Tip 8: Preventative Miracles?

One of the things that I love about writing for Seacoast Moms is that most of the time I’m learning right along with my readers. This preventative gem I discovered while researching for this piece. And, while I can’t say that I am looking forward to needing it, I CAN say I’ll be happy to try it when I do need it. Multiple sources mentioned both grape juice and activated charcoal as safe and effective methods for preventing catching a stomach bug once it enters your home. This article from Abbie at M is for Mama combines the two to make what she calls her anti-voms cocktail. I did a little research of my own and it seems legit. I’d love to know what you think and if anyone has ever tried this. 

Tip 9: Hand Washing

If you’re a mom you know the hand washing pain. It’s a never-ending battle. My kids touch things that make large pieces of my soul wither. I’m constantly asking, “Did you wash your hands? Wash your hands! Here, use sanitizer!” But, the battle is worth it because the most surefire way to prevent the plague is hand washing. Especially when one of us is sick, hand washing is super important. Need help to convince the rest of the gang? Check out these great tips from Parenting.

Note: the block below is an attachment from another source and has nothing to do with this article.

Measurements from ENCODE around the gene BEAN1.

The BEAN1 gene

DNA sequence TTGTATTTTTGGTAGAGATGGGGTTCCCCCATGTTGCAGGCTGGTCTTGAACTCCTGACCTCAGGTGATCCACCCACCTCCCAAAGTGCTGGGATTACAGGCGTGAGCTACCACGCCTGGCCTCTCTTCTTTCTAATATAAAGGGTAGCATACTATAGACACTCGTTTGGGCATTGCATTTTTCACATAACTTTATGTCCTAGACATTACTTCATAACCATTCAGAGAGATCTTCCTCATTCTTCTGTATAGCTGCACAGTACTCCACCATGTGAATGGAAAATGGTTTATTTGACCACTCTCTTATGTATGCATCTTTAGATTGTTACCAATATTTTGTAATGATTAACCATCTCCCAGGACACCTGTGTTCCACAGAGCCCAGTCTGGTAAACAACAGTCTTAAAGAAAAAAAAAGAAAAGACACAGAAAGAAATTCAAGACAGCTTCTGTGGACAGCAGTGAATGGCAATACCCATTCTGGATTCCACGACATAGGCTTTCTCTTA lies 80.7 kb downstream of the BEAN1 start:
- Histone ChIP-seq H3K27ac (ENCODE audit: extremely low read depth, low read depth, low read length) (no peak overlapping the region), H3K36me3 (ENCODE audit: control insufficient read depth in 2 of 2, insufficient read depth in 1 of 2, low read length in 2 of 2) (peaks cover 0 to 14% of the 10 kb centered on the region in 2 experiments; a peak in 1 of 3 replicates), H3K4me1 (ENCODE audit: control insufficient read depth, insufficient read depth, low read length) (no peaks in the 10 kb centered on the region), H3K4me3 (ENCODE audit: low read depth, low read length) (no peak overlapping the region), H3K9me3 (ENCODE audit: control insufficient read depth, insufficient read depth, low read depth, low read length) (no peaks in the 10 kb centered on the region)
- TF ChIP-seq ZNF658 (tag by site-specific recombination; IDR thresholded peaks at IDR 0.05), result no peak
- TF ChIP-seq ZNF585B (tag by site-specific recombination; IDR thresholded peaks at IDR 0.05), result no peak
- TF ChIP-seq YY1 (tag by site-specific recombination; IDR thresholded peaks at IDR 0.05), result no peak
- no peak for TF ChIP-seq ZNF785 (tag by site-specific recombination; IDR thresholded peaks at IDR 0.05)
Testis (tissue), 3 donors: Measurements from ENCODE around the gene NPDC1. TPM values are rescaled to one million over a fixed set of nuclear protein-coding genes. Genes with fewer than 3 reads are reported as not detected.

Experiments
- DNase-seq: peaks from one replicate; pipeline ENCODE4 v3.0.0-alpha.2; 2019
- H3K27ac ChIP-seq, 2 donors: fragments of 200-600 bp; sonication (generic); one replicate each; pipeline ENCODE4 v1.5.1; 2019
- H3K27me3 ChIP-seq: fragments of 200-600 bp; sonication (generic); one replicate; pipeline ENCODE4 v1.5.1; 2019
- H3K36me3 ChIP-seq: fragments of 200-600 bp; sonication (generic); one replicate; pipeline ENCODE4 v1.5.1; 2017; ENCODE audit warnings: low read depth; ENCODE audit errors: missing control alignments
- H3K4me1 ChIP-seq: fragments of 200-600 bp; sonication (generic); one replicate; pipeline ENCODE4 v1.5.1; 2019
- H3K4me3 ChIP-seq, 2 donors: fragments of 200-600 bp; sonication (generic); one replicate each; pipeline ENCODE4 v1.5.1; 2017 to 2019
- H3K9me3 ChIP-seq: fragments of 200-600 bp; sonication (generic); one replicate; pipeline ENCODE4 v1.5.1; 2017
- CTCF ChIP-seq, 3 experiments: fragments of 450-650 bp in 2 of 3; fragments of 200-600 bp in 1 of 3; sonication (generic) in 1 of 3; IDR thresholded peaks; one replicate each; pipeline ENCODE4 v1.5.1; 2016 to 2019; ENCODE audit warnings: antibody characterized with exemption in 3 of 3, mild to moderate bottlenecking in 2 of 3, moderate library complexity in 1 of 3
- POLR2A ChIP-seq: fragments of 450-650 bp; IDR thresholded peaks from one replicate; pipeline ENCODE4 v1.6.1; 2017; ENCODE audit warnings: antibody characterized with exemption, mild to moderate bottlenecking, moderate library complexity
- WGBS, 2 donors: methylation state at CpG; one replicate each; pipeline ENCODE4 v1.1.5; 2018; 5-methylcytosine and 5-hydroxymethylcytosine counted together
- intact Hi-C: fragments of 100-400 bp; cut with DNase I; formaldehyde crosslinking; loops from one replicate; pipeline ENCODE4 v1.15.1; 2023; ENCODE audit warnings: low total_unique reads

The stomach bug is enough to strike fear into the heart of even the most seasoned mommy

Tip 10: Know When to Call the Doctor

No one wants to be that mom that hauls her child into the doctor’s office for every little ailment. But especially for children, a simple stomach bug can become life threatening. The most important thing is to know when to hunker down with a bucket and when to grab the phone. 

  • Watch for dehydration. These include sunken eyes, lightheartedness, extreme thirst, dry mouth, lack of skin elasticity, peeing less, and fewer tears. 
  • Look for blood in vomit or stool.
  • Seek attention for a fever of over 100.4 degrees F in an infant, or 102.2 in an older child or adult. 
  • Pay heed to a swollen belly or pain in the lower right stomach.
  • Finally, seek treatment for vomiting that lasts more than 48 hours.